Bio-Inspired Flying and Swimming Devices

We study archetypal types of flyers and swimmers found in nature ranging from the microscale (pollen and bacteria) to the macroscale level (birds and eels). These forms serve for inspiration of engineering devices that can be in turn optimized using bioinspired algorithms.

To school, or not to school…

There has been a long-standing debate as to whether schooling fish reduce energy expenditure by adapting their swimming response to unsteady flow. This question has profound evolutionary significance, since any behavior that may lead to energy-savings can give a species an undeniable advantage over others that do not exploit this mechanism.

With the help of unsupervised machine learning algorithms, we have demonstrated that it is feasible to teach an artificial agent (a self-propelled fish-like swimmer) the capability to take adaptive decisions autonomously, so as to exploit energy deposited in the flow by an upstream swimmer. The ‘smart’ agent is able to minimize its own energy expenditure by interacting judiciously with the unsteady wake, while having no a-priori knowledge regarding details of the complex fluid phenomena involved.

Moreover, the agent explicitly chooses to pursue in the leader’s wake while attempting to maximize swimming-efficiency, although it is given no direct incentive to do so. This suggests that large groups of fish may indeed resort to schooling as a means of energy-saving. The results lay the groundwork for future robotic applications, where groups of robotic swimmers may attempt to maximize range and endurance by swimming in a coordinated manner, without having to depend upon complex (and potentially sub-optimal) hand-crafted rules.


Discovering the benefits of unsteady swimming

Steady, continuous swimming is rarely observed in most fish species. A large number adopt an intermittent form of locomotion referred to as `burst-and-coast’ swimming, where a few quick flicks of the tail are followed by a prolonged unpowered glide. This behavior is believed to confer energetic benefits, in addition to stabilizing the sensory field, and diminishing the wake-signature for predator-avoidance.

Unfortunately, these advantages may be offset by a reduction in average speed. We have coupled high-fidelity simulations with evolutionary-optimization algorithms to discover a range of intermittent-swimming patterns, the most efficient of which resemble the swimming-behavior of live fish. Importantly, the use of multi-objective optimization reveals locomotion patterns that strike the perfect balance between both speed and efficiency. Some of these patterns do not generally occur in nature, but can be invaluable for use in robotic applications. The resulting increase in range, endurance, and average speed can greatly enhance the mission capability of robotic swimmers.




  • G. Novati, S. Verma, D. Alexeev, D. Rossinelli, W. M. van Rees, and P. Koumoutsakos, “Synchronisation through learning for two self-propelled swimmers,” Bioinspir. Biomim., vol. 12, iss. 3, p. 36001, 2017.
    [BibTeX] [PDF] [DOI]
    author = {Guido Novati and Siddhartha Verma and Dmitry Alexeev and Diego Rossinelli and Wim M van Rees and Petros Koumoutsakos},
    doi = {10.1088/1748-3190/aa6311},
    journal = {{Bioinspir. Biomim.}},
    month = {mar},
    number = {3},
    pages = {036001},
    publisher = {{IOP} Publishing},
    title = {Synchronisation through learning for two self-propelled swimmers},
    url = {},
    volume = {12},
    year = {2017}

  • S. Verma, P. Hadjidoukas, P. Wirth, and P. Koumoutsakos, “Multi-objective optimization of artificial swimmers,” in 2017 IEEE congress on evolutionary computation (CEC), 2017, p. 1037–1046.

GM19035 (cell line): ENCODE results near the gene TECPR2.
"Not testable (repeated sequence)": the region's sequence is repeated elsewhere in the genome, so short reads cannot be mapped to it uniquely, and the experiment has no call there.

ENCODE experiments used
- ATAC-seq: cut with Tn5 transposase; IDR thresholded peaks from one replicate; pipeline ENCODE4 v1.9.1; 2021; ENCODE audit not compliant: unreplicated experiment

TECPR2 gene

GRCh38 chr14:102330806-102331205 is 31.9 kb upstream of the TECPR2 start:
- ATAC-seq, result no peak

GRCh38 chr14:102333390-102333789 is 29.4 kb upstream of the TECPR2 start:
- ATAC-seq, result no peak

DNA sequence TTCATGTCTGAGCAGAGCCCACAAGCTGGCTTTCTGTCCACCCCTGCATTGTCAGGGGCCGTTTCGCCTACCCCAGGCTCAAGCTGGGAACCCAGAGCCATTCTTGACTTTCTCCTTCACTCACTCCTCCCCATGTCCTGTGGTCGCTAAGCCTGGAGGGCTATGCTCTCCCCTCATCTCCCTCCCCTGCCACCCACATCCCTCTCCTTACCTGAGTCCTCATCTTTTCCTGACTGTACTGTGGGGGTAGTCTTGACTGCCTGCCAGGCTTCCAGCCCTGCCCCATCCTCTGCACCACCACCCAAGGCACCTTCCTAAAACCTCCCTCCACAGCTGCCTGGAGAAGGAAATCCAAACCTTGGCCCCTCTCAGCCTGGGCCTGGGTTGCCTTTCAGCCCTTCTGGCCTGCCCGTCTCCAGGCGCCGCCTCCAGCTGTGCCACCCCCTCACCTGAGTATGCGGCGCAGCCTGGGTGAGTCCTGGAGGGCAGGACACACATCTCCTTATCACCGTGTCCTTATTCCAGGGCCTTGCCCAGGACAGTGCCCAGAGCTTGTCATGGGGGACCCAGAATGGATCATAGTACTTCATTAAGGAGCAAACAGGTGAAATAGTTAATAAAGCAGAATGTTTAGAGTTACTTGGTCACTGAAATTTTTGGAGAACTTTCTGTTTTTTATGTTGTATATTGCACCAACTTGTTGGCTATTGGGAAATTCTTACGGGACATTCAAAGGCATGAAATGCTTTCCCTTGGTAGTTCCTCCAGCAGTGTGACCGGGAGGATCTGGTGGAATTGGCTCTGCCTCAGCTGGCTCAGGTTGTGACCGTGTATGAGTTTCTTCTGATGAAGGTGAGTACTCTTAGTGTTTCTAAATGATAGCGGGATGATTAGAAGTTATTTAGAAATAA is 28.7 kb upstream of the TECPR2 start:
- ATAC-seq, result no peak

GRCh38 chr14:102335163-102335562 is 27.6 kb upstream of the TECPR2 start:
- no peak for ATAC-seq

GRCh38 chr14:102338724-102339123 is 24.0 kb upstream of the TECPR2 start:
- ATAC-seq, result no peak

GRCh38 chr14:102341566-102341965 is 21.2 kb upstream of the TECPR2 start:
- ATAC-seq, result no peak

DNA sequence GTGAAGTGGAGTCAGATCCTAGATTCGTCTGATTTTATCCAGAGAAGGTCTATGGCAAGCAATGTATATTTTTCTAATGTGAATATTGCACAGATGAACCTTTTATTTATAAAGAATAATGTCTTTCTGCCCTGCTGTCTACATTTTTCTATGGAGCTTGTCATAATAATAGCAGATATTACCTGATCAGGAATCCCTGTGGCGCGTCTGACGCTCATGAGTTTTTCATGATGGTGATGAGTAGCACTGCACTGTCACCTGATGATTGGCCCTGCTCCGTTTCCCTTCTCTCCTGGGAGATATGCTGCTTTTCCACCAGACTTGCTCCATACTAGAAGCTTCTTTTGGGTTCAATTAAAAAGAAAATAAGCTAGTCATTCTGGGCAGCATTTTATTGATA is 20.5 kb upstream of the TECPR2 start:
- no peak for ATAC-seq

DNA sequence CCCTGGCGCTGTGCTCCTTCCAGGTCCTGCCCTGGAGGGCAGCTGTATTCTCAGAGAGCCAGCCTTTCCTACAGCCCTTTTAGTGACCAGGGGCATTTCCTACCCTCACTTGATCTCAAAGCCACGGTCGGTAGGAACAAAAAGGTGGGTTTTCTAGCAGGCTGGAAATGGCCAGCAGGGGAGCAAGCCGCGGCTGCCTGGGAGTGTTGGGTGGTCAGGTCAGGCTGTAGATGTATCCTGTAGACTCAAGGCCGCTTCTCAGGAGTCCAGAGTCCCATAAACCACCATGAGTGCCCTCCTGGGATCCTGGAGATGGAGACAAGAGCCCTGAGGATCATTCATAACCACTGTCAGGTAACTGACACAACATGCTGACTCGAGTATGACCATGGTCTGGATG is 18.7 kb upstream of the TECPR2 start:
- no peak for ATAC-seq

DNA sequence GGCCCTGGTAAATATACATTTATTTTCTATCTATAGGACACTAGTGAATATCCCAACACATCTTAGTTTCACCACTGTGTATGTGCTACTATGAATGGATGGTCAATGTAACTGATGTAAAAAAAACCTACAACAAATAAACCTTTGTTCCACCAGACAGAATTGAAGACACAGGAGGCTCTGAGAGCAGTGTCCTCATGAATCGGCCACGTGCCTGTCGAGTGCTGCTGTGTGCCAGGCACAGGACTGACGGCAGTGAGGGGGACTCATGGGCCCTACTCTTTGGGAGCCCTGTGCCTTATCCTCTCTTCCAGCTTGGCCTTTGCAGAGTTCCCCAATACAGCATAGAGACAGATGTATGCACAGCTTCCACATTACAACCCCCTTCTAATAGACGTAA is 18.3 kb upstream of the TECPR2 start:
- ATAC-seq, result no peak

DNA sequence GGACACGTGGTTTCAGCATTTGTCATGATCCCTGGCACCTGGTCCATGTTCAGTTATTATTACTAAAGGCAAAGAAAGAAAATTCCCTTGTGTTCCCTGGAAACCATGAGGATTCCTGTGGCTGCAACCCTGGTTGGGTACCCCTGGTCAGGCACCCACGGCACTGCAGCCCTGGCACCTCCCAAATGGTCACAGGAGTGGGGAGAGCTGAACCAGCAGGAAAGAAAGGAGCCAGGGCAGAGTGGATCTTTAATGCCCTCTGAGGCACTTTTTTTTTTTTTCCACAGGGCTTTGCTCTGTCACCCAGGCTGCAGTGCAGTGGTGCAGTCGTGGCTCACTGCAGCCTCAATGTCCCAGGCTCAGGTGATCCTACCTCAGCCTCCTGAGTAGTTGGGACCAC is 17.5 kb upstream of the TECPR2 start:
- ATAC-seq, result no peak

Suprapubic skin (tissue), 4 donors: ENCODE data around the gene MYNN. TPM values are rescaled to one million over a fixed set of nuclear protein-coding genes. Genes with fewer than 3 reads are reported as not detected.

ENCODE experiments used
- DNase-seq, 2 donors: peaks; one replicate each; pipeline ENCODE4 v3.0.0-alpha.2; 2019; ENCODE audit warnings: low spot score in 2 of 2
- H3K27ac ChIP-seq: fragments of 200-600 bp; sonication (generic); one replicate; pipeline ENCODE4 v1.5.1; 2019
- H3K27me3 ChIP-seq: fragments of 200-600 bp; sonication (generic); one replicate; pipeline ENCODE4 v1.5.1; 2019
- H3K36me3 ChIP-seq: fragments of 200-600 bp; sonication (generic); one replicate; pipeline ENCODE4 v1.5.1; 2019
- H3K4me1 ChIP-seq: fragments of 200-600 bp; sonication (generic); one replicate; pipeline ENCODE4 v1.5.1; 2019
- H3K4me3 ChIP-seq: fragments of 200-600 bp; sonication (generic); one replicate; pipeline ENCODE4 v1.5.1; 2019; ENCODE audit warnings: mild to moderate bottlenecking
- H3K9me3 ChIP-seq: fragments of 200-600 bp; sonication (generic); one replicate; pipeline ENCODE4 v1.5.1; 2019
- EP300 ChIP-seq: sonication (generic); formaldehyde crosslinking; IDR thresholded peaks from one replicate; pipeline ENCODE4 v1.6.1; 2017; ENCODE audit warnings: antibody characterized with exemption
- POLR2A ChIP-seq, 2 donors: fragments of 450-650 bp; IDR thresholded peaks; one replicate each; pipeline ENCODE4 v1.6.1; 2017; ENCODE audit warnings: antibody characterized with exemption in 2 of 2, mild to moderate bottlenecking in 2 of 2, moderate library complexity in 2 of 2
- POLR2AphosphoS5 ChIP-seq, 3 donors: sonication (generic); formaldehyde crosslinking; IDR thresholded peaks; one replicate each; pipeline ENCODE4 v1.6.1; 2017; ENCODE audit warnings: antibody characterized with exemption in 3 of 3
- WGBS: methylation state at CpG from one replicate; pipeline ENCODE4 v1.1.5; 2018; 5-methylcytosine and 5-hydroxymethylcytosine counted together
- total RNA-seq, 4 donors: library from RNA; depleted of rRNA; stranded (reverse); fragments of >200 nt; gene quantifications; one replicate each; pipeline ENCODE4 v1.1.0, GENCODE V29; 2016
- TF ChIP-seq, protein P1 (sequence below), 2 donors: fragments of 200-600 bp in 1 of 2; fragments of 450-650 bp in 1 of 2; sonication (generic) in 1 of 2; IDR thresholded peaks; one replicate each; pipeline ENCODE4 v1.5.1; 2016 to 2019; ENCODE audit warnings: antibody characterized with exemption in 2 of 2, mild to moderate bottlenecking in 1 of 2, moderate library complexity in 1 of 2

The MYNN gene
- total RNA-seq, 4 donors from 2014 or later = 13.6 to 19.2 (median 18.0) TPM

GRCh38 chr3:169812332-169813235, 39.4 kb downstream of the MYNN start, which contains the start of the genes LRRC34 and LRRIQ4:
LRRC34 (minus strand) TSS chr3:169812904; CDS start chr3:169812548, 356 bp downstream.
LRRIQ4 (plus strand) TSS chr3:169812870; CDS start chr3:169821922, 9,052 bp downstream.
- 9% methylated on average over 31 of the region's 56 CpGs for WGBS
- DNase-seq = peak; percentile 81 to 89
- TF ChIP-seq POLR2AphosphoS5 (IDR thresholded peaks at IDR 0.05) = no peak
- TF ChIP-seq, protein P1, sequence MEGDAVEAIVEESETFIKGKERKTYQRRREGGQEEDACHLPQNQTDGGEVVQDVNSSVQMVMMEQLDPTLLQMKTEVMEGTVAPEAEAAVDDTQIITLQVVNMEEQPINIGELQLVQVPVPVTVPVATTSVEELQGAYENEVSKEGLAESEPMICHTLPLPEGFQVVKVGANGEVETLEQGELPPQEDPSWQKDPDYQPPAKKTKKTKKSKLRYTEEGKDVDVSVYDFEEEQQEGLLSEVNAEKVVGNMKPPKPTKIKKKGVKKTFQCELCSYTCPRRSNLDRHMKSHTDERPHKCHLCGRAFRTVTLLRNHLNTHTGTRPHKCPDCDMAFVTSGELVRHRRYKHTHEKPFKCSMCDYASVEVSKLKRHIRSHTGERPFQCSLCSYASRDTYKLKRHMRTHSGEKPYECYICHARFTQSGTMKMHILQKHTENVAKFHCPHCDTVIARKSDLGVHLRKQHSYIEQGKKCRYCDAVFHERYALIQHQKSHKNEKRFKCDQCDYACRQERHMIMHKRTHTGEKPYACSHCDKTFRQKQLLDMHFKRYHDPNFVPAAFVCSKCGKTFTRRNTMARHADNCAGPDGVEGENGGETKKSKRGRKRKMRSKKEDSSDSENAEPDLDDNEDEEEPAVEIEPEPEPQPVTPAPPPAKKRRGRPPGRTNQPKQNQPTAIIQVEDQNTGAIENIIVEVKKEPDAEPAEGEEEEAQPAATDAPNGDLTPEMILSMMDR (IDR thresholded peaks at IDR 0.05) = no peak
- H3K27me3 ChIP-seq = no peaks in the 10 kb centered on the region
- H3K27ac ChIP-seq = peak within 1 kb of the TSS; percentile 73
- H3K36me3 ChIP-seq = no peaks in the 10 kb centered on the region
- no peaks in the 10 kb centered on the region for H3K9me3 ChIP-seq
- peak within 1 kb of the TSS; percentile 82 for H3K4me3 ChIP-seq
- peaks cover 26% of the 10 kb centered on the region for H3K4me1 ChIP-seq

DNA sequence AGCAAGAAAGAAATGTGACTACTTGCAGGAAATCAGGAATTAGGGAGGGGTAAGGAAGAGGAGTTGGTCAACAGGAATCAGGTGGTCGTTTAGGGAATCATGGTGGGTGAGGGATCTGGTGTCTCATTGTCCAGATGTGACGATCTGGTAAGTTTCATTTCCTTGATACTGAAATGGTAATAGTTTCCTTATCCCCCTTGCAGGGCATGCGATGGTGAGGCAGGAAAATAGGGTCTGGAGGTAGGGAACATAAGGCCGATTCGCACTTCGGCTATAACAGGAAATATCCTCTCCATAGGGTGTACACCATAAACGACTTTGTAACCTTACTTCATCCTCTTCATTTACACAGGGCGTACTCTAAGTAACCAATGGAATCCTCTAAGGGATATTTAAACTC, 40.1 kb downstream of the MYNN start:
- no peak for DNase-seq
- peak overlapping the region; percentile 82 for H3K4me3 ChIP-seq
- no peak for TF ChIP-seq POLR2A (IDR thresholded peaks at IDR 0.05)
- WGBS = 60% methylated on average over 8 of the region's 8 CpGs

[BibTeX] [PDF] [DOI]
    author = {Siddhartha Verma and Panagiotis Hadjidoukas and Philipp Wirth and Petros Koumoutsakos},
    booktitle = {2017 {IEEE} Congress on Evolutionary Computation ({CEC})},
    doi = {10.1109/cec.2017.7969422},
    month = {jun},
    pages = {1037--1046},
    publisher = {IEEE},
    title = {Multi-objective optimization of artificial swimmers},
    url = {},
    year = {2017}

  • S. Verma, G. Novati, F. Noca, and P. Koumoutsakos, “Fast motion of heaving airfoils,” in Procedia computer science – ICCS 2017, 2017, p. 235–244.
    [BibTeX] [PDF] [DOI]
    author = {Siddhartha Verma and Guido Novati and Flavio Noca and Petros Koumoutsakos},
    booktitle = {Procedia Computer Science – {ICCS} 2017},
    doi = {10.1016/j.procs.2017.05.166},
    note = {International Conference on Computational Science, ICCS 2017, 12-14 June 2017, Zurich, Switzerland},
    pages = {235--244},
    publisher = {Elsevier {BV}},
    title = {Fast Motion of Heaving Airfoils},
    url = {},
    volume = {108},
    year = {2017}


  • W. M. van Rees, M. Gazzola, and P. Koumoutsakos, “Optimal shapes for anguilliform swimmers at intermediate Reynolds numbers,” J. Fluid Mech., vol. 722, 2013.
    [BibTeX] [Abstract] [PDF] [DOI]

    We investigate the optimal morphologies for fast and efficient anguilliform swimmers at intermediate Reynolds numbers, by combining an evolution strategy with three-dimensional viscous vortex methods. We show that anguilliform swimmer shapes enable the trapping and subsequent acceleration of regions of fluid transported along the entire body by the midline travelling wave. A sensitivity analysis of the optimal morphological traits identifies that the width thickness in the anterior of the body and the height of the caudal fin are critical factors for both speed and efficiency. The fastest swimmer without a caudal fin, however, still retains 80 % of its speed, showing that the entire body is used to generate thrust. The optimal shapes share several features with naturally occurring morphologies, but their overall appearances differ. This demonstrates that engineered swimmers can outperform biomimetic swimmers for the criteria considered here.

    author = {Wim M. van Rees and Mattia Gazzola and Petros Koumoutsakos},
    doi = {10.1017/jfm.2013.157},
    journal = {{J. Fluid Mech.}},
    month = {apr},
    publisher = {Cambridge University Press ({CUP})},
    title = {Optimal shapes for anguilliform swimmers at intermediate {R}eynolds numbers},
    url = {},
    volume = {722},
    year = {2013}


  • M. Gazzola, V. W. M. Rees, and P. Koumoutsakos, “C-start: optimal start of larval fish,” J. Fluid Mech., vol. 698, p. 5–18, 2012.
    [BibTeX] [Abstract] [PDF] [DOI]